Trump, along with the Departments of Homeland Security, Justice, and State have all at times implied that the organization of a caravan with the goal of mass entry into the United States is, in of itself, in some way illegal, though they have not provided a clear justification for those claims. The Trump Administration recently sought to suspend the right for any individual to seek asylum anywhere but a designated border crossing. A federal judge blocked the implementation of that order on Nov. 19, 2018, pending further hearings.
The last time a president invoked the Insurrection Act was in 1992, when President George H.W. Bush authorized the deployment of U.S. Army and Marine personnel to help quell rioting in Los Angeles following the acquittal of police officers involved in the brutal beating of Rodney King. White House Chief of Staff John Kelly, then-commander of the Marine’s 1st Light Armored Reconnaissance Battalion, was involved in that operation.
It seems almost inevitable that opponents of this plan will seek to push back against it in federal court, as they have with regards to other executive actions from the Trump Administration regarding immigration issues. Congress could seek to block the new authorities or otherwise modify the provisions of the Posse Comitatus Act or the Insurrection Act, as well.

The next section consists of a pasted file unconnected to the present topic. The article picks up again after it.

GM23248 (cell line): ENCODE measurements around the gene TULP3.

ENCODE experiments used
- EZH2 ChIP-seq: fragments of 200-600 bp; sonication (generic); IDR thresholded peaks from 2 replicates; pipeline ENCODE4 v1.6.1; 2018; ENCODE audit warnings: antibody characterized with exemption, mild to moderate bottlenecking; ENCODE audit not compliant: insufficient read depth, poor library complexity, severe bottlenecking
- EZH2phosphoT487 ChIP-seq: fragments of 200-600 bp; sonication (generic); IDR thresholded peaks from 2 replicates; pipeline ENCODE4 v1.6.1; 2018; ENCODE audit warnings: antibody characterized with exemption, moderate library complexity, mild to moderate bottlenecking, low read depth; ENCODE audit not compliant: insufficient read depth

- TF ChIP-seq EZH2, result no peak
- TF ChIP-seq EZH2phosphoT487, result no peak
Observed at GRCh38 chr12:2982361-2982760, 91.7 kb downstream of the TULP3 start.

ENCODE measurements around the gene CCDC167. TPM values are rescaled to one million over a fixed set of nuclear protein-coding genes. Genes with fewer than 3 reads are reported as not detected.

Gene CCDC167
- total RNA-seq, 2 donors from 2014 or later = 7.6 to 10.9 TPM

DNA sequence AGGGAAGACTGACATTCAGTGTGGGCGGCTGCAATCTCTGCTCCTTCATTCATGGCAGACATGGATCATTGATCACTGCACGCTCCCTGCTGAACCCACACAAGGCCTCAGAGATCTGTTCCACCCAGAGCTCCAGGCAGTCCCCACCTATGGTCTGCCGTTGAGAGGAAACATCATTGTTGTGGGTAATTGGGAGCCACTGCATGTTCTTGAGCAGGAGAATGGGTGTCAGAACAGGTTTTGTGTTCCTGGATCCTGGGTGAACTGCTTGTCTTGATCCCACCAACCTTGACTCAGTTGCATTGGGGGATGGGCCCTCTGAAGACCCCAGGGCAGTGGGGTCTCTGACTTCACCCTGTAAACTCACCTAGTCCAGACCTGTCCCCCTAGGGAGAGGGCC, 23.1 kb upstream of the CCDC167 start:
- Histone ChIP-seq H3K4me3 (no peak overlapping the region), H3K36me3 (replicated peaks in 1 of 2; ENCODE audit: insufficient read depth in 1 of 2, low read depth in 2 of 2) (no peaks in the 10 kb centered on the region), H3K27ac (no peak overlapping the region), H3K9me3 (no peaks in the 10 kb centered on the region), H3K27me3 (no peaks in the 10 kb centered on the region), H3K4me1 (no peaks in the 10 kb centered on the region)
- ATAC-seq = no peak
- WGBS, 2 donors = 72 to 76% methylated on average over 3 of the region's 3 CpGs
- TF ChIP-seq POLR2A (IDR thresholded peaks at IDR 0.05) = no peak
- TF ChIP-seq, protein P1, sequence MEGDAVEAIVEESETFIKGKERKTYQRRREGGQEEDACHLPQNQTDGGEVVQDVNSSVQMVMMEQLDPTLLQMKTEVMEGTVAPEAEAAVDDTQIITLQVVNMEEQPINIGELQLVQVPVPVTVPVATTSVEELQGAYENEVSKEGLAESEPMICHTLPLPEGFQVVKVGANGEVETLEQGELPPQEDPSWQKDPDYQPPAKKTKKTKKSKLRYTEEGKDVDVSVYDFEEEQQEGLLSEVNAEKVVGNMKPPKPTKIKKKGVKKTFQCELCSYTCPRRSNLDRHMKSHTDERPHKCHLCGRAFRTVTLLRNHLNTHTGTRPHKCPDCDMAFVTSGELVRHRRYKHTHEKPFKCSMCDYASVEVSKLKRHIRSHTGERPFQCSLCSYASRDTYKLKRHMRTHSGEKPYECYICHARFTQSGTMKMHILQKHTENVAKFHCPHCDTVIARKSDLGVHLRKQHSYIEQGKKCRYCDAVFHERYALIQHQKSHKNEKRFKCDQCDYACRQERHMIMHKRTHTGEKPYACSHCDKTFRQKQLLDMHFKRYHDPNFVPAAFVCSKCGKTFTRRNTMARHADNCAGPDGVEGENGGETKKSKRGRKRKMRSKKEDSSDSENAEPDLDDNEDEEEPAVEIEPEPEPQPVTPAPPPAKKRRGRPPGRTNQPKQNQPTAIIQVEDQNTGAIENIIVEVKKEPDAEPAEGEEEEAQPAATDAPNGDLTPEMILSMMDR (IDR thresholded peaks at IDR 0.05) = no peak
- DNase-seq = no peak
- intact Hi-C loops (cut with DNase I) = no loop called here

There is no guarantee that the Department of Defense would seek to make use of the new authorizations, either. The ability to use lethal force, even in self-defense, during domestic operations is, understandably, a sensitive issue within the Pentagon.
In 1997, U.S. Marines performing a DSCA counter-drug trafficking surveillance mission shot and killed 18-year old Esequiel Hernández Jr., a U.S. citizen who was tending to his goats. Believing the teenager, who was armed with a .22 caliber rifle, may have been there illegally, they had asked members of what was then simply the U.S. Border Patrol to come and assess the situation.